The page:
Research presented at Digestive Disease Week (DDW) explores new methods for managing digestive health through diet and lifestyle.
Cancer 20 hours ago | not rated yet | 1
An increasing number of U.S. children are experiencing gastrointestinal issues that require interventions to resolve, according to research presented at Digestive Disease Week (DDW).
Health May 18, 2013 | not rated yet | 0 |
Treatment for alcohol use disorders works best if the patient actively understands and incorporates the interventions provided in the clinic. Multiple factors can influence both the type and degree of neurocognitive abnormalities ...
Addiction May 17, 2013 | not rated yet | 0 |
(HealthDay)—Moderate aerobic exercise prevents fructose-induced hypertriglyceridemia in healthy males, according to a study published online May 14 in Diabetes.
Diabetes May 17, 2013 | 5 / 5 (1) | 0 |
(HealthDay)—Blood levels of free fatty acids are associated with insulin resistance during young adulthood and cardiovascular risk factors in later adulthood, according to a study published online May 13 ...
Cardiology May 17, 2013 | not rated yet | 0 |
The processes to allow people to self-manage their own illness are not being used appropriately by health professionals to the benefit of their patients, new research suggests.
Health May 17, 2013 | not rated yet | 0
(AP)—A California doctor has been sentenced to 14 years in federal prison for bilking her patients out of more than $1 million by promising that an herbal supplement could cure late-stage cancer and other diseases.
Cancer May 17, 2013 | not rated yet | 0
Control of heart disease risk factors varies widely among outpatient practices, according to a study presented at the American Heart Association's Quality of Care and Outcomes Research Scientific Sessions 2013.
Health May 17, 2013 | not rated yet | 0
A new Montréal study conducted by Dr. May Faraj, associate research professor at the Université de Montréal and invited scientist at the IRCM, along with her research team and medical collaborators, shows ...
Medical research May 17, 2013 | not rated yet | 0 |
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Medical research May 17, 2013 | 4.2 / 5 (5) | 0
A DNA variant near a digestive enzyme does not only affect risk of developing diabetes but also affects the response to treatment, an international consortium of researchers including the University of Dundee has found.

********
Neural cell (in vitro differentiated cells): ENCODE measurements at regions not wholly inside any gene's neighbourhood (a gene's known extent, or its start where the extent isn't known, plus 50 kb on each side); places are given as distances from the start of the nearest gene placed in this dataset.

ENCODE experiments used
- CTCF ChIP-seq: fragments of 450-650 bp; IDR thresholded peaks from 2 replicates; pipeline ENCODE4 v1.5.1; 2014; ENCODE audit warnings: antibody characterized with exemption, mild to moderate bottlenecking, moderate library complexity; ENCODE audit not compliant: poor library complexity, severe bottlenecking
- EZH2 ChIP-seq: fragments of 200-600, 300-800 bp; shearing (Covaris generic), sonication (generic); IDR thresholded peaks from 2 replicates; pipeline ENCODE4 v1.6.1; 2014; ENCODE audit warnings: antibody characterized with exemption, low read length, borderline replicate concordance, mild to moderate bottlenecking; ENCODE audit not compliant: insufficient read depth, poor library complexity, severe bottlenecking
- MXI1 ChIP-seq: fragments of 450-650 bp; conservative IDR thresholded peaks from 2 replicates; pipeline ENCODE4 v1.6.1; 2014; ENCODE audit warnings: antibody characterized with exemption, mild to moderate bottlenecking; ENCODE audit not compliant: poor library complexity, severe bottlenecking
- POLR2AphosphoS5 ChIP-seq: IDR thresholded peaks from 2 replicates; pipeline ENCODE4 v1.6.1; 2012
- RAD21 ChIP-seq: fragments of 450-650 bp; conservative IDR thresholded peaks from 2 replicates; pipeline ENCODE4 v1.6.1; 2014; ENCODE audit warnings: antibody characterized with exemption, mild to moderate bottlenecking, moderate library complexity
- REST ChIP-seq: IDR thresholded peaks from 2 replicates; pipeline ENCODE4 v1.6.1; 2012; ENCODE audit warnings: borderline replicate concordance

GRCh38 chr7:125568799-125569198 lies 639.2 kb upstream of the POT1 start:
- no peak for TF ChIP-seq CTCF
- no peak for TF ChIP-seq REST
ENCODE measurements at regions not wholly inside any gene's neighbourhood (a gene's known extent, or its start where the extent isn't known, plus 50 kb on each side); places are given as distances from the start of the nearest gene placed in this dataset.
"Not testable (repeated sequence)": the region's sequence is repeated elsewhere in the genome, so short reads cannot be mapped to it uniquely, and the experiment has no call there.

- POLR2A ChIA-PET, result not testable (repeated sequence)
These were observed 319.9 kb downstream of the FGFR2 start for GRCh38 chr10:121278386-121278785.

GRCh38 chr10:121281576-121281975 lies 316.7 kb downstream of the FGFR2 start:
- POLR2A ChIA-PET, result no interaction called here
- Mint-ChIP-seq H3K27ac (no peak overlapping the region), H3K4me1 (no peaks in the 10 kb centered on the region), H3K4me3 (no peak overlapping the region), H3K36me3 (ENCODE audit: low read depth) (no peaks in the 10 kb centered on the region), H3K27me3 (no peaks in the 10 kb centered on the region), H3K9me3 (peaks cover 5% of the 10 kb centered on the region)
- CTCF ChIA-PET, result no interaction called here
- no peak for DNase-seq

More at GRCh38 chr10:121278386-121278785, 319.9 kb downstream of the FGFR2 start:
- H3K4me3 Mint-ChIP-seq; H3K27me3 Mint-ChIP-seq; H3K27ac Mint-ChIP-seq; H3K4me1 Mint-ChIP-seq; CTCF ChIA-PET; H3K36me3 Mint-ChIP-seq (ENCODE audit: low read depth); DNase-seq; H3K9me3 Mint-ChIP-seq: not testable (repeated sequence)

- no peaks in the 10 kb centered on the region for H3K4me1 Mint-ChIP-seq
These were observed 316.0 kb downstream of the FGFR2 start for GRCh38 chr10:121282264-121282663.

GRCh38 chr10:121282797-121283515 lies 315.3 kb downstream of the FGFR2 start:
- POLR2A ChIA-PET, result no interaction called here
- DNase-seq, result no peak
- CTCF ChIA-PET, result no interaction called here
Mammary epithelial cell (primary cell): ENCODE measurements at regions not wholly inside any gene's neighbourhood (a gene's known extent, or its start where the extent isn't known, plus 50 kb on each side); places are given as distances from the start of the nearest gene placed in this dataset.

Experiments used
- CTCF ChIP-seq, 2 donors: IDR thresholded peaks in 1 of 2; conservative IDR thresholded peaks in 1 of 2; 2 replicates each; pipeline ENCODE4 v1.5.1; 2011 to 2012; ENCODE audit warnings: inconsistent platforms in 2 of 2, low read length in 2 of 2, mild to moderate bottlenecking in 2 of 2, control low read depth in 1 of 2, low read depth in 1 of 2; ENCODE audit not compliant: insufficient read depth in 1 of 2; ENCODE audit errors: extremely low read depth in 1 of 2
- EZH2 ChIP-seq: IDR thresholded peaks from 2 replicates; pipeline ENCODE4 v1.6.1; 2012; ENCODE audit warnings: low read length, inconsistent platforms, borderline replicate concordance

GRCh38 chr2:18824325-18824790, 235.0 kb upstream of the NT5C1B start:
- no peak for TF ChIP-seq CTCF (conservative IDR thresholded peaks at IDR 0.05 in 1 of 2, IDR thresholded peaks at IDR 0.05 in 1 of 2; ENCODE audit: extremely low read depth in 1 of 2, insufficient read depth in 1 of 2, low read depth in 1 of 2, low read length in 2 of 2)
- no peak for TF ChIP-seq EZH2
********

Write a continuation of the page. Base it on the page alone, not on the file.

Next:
Diabetes May 17, 2013 | not rated yet | 0 |
(HealthDay)—Increased loading of the lumbar spine, arising from lifestyle activities (such as lifting heavy objects, more frequent pregnancy, and higher body mass index), could contribute to the degenerative ...
Diseases, Conditions, Syndromes May 16, 2013 | 3 / 5 (1) | 0
Depressed middle-aged women have almost double the risk of having a stroke, according to research published in Stroke: Journal of the American Heart Association.
Cardiology May 16, 2013 | not rated yet | 0
The hardening of arteries is a hallmark of atherosclerosis, an often deadly disease in which plaques, excessive connective tissue, and other changes build up inside vessel walls and squeeze off the flow of ...
Cardiology May 16, 2013 | 5 / 5 (2) | 0 |
(HealthDay)—Older individuals with nonmelanoma skin cancer (NMSC) seem to have a significantly reduced risk of developing Alzheimer's disease (AD), according to a study published online May 15 in Neurology.
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Diabetes mellitus, often simply referred to as diabetes, is a group of metabolic diseases in which a person has high blood sugar, either because the body does not produce enough insulin, or because cells do not respond to the insulin that is produced. This high blood sugar produces the classical symptoms of polyuria (frequent urination), polydipsia (increased thirst) and polyphagia (increased hunger).
There are three main types of diabetes:
Other forms of diabetes mellitus include congenital diabetes, which is due to genetic defects of insulin secretion, cystic fibrosis-related diabetes, steroid diabetes induced by high doses of glucocorticoids, and several forms of monogenic diabetes.
All forms of diabetes have been treatable since insulin became available in 1921, and type 2 diabetes may be controlled with medications. Both type 1 and 2 are chronic conditions that usually cannot be cured. Pancreas transplants have been tried with limited success in type 1 DM; gastric bypass surgery has been successful in many with morbid obesity and type 2 DM. Gestational diabetes usually resolves after delivery. Diabetes without proper treatments can cause many complications. Acute complications include hypoglycemia, diabetic ketoacidosis, or nonketotic hyperosmolar coma. Serious long-term complications include cardiovascular disease, chronic renal failure, retinal damage. Adequate treatment of diabetes is thus important, as well as blood pressure control and lifestyle factors such as smoking cessation and maintaining a healthy body weight.
Globally as of 2010 it is estimated that there are 285 million people diabetes with type 2 making up about 90% of the cases.
This text uses material from Wikipedia and is available under the GNU Free Documentation License.
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